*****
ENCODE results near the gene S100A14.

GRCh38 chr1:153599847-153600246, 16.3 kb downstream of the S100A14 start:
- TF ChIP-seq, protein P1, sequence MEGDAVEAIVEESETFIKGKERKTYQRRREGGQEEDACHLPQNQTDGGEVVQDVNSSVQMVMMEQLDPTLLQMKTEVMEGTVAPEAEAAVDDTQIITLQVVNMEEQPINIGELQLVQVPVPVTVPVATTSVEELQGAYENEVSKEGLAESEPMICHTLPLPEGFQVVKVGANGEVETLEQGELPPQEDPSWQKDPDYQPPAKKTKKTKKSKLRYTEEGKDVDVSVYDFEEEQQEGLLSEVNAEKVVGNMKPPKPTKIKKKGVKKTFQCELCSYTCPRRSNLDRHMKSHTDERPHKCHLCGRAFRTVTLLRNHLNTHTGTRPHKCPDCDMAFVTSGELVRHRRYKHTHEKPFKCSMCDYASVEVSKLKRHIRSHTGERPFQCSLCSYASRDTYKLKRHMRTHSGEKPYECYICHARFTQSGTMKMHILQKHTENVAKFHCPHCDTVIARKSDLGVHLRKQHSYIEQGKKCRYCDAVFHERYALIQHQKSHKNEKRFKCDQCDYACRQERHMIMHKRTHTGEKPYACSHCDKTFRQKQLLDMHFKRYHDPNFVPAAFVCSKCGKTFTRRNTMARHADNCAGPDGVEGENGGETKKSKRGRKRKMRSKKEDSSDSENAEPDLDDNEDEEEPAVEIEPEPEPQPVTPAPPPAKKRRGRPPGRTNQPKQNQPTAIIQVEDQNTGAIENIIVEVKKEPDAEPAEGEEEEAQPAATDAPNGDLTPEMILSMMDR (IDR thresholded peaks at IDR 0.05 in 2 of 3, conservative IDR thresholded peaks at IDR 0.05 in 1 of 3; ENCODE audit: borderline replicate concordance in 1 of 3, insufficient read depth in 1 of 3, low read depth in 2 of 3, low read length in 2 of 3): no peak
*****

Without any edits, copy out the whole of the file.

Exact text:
ENCODE results near the gene S100A14.

GRCh38 chr1:153599847-153600246, 16.3 kb downstream of the S100A14 start:
- TF ChIP-seq, protein P1, sequence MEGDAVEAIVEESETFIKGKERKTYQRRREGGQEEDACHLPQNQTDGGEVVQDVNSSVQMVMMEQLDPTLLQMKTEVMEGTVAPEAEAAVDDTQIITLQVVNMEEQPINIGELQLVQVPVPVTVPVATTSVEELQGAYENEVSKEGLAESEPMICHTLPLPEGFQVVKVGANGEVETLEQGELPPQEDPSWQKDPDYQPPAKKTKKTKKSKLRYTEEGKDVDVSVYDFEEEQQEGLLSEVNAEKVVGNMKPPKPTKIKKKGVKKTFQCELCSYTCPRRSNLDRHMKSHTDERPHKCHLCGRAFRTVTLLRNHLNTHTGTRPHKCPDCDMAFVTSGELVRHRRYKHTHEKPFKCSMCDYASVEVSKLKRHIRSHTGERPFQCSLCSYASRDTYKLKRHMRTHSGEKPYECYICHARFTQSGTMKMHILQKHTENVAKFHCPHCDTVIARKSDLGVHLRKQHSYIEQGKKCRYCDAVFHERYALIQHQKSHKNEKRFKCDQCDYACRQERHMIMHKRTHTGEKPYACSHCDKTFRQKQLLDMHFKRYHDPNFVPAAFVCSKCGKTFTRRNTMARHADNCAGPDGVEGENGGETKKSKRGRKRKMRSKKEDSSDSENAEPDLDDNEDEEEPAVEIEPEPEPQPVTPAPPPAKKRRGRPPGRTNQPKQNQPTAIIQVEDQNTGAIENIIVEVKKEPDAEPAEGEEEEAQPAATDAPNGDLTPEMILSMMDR (IDR thresholded peaks at IDR 0.05 in 2 of 3, conservative IDR thresholded peaks at IDR 0.05 in 1 of 3; ENCODE audit: borderline replicate concordance in 1 of 3, insufficient read depth in 1 of 3, low read depth in 2 of 3, low read length in 2 of 3): no peak